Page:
There’s magic in the air.
The Good Witch’s Garden is the second in the long-running series of The Good Witch films shown on the Hallmark Channel. The films revolve around Cassandra “Cassie” Nightingale (Catherine Bell, JAG), the titular character who moves to the sleepy little town of Middleton and shakes things up with her unconventional ways. Those unconventional ways usually involve herbs and plants and what can be seen as magic or just really well-developed intuition. There aren’t bursts of CGI lights flowing from Cassie’s fingertips or a glowing aura or anything like that, it’s left up to the viewer to wonder how things work out the way they do.
In The Good Witch’s Garden our story concerns the bicentennial celebration of Middleton combined with the arrival of handsome and mysterious stranger Nick Chasen (Rob Stewart, Nikita). Cassie has decided to rent out Grey House, her beloved ancestral home, converting some of the unused bedrooms into a bed & breakfast. Along comes Nick to serve as her first tenant. However the mysterious Mr. Chasen has an agenda all his own, and no one suspects him faster than Chief Jake Russell (Chris Potter, Heartland), Cassie’s boyfriend. Though Cassie urges him to simply allow things to play out and trust her, he looks into Nick, especially once Chasen reveals he is a distant relative of Cassie’s. And it turns out Jake may be on to something when Nick reveals papers which entitle him to Grey House and he serves Cassie with an eviction notice.
While Cassie and Jake deal with Nick and his ability to charm the town and turn them against Cassie, each member of the Russell family has their own path to navigate. Grandpa George (Peter MacNeill, Call Me Fitz) suddenly becomes the belle of the ball, or at least the Middleton Gardening Club, which brings up feelings he hasn’t had to consider in a long time. Teenaged Brandon (Matthew Knight, My Babysitter’s a Vampire) has some new friends who are into questionable activities. And when they pressure him to join them in becoming part of the town’s nuisance problem, Brandon must decide who he wants to be. Young Lori (Hannah Endicott-Douglas, My Friend Rabbit) is paired up with a classmate for a school project. The problem is the classmate always runs off just when it’s time to get down to business, leaving Lori to either confront her or handle the load herself.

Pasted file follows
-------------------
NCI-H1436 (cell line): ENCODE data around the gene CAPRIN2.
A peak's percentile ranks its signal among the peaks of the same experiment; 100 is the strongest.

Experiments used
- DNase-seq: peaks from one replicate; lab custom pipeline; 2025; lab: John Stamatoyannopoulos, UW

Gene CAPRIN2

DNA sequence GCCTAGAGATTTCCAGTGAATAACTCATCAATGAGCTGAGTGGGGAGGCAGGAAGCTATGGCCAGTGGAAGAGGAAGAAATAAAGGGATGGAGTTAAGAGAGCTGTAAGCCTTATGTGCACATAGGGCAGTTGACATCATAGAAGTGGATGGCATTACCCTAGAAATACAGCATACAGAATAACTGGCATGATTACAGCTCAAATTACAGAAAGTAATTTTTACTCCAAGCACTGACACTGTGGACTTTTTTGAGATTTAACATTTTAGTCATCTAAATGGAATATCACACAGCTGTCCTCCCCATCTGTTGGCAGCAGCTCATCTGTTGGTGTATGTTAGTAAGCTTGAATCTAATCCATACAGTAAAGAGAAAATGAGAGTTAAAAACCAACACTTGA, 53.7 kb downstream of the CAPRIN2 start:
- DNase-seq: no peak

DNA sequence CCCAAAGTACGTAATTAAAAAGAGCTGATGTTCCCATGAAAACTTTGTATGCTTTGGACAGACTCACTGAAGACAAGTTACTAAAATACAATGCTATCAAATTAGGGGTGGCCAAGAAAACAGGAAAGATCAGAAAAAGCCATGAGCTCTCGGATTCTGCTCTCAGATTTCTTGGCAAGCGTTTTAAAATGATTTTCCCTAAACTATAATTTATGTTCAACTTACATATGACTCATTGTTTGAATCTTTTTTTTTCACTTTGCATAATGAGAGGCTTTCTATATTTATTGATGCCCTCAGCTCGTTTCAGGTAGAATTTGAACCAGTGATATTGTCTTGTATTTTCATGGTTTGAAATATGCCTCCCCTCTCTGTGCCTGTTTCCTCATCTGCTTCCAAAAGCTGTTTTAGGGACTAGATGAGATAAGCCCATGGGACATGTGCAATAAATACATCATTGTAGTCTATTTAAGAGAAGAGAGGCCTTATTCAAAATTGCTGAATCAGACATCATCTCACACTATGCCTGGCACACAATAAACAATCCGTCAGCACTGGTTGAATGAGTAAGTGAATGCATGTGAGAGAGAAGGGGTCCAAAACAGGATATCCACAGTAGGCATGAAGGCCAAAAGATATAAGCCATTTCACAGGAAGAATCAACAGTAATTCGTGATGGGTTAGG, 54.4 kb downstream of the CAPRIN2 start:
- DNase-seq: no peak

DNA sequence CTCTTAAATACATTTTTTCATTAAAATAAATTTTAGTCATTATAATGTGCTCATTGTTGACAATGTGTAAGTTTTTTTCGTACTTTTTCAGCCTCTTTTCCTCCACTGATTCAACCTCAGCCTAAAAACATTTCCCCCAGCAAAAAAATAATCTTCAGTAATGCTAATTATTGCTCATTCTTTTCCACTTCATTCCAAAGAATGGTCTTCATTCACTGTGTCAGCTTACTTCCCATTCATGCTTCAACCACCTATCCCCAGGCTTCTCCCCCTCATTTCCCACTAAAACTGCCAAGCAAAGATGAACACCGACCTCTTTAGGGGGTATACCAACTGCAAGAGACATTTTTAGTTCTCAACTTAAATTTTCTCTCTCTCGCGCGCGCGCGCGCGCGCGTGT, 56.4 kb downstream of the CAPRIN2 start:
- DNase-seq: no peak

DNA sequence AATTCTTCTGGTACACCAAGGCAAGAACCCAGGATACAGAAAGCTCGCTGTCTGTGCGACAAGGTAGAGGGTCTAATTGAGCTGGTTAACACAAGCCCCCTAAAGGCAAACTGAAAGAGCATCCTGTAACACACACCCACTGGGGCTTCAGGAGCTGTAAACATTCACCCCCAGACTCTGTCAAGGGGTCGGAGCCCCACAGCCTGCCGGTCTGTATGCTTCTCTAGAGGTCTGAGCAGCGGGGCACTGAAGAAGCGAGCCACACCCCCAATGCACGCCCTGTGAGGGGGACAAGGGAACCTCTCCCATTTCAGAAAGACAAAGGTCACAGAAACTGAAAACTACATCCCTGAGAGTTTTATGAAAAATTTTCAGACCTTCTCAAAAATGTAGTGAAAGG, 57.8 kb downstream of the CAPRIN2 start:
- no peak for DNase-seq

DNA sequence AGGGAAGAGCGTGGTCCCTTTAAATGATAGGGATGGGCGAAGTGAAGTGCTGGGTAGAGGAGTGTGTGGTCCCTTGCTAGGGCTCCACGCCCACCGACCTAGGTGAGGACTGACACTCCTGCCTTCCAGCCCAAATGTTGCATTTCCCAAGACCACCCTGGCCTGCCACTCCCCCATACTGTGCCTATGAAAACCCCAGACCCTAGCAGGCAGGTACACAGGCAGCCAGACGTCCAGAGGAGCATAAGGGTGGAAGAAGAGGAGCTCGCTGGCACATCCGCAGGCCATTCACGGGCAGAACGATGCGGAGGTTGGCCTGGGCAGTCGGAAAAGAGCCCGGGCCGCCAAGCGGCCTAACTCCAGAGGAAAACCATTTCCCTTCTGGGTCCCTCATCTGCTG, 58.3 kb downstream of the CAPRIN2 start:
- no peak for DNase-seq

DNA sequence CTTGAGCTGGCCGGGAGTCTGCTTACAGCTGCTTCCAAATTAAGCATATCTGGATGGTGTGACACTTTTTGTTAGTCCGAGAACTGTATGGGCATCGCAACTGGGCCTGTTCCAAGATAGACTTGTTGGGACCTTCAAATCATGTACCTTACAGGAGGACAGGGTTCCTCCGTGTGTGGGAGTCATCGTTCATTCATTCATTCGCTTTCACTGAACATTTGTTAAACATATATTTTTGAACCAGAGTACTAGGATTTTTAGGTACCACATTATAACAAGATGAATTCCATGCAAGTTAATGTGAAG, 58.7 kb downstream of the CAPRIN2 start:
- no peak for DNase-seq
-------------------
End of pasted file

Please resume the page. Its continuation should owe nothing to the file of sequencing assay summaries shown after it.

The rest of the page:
This choice to include the entire family is a really smart move as we aren’t forced to endure several twists and turns regarding the main storyline but rather it’s able to be presented in a more realistic manner and pace. Though the problems the family struggles with aren’t life-threatening, they are life altering, and more importantly, things most of the audience can relate to. This being a Hallmark film, there are no true scares or moments of peril to be found, nor is there any overt sexuality. Instead the banal whole movie can be seen as prosaic, with little making your pulse jump for any reason.
But that’s not a bad thing. In fact, such parameters give the actors room to really breathe life into their characters, which they do, but none to such effect as Catherine Bell. Her portrayal of Cassie is the reason there have been seven movies in the series so far. To coin a phrase and embrace the pun, there’s a charm about her performance which draws the viewer in. The essence of that charm is sincerity. Cassie may cause the townspeople to wonder whether or not she is a witch, but she wears her heart on her sleeve. Bell’s ability to depict Cassie as a multi-dimensional yet open person helps captivate the audience and allows them to connect with this other-worldly woman.
As this is a television movie the video is a non-surprising 1.78:1 anamorphic widescreen transfer. It’s a good thing there are no CGI effects to speak of, as the video isn’t high-def, though it holds the black levels well and doesn’t betray any pixilation or other distortions which mark a lower-resolution transfer. The audio is a Dolby Digital 2.0 track and serves the film well, as there is nothing here requiring a higher quality track. The dialogue blends well within the space and the levels are well balanced overall with nothing broadcasting itself out of turn. There are no bonus features.
I’m a fan of The Good Witch movies and have been waiting for the release of The Good Witch’s Garden for years. Hopefully, the success of the disc will allow Hallmark to push forward the other films’ releases sooner rather than later. I recommend a purchase for fans of the series.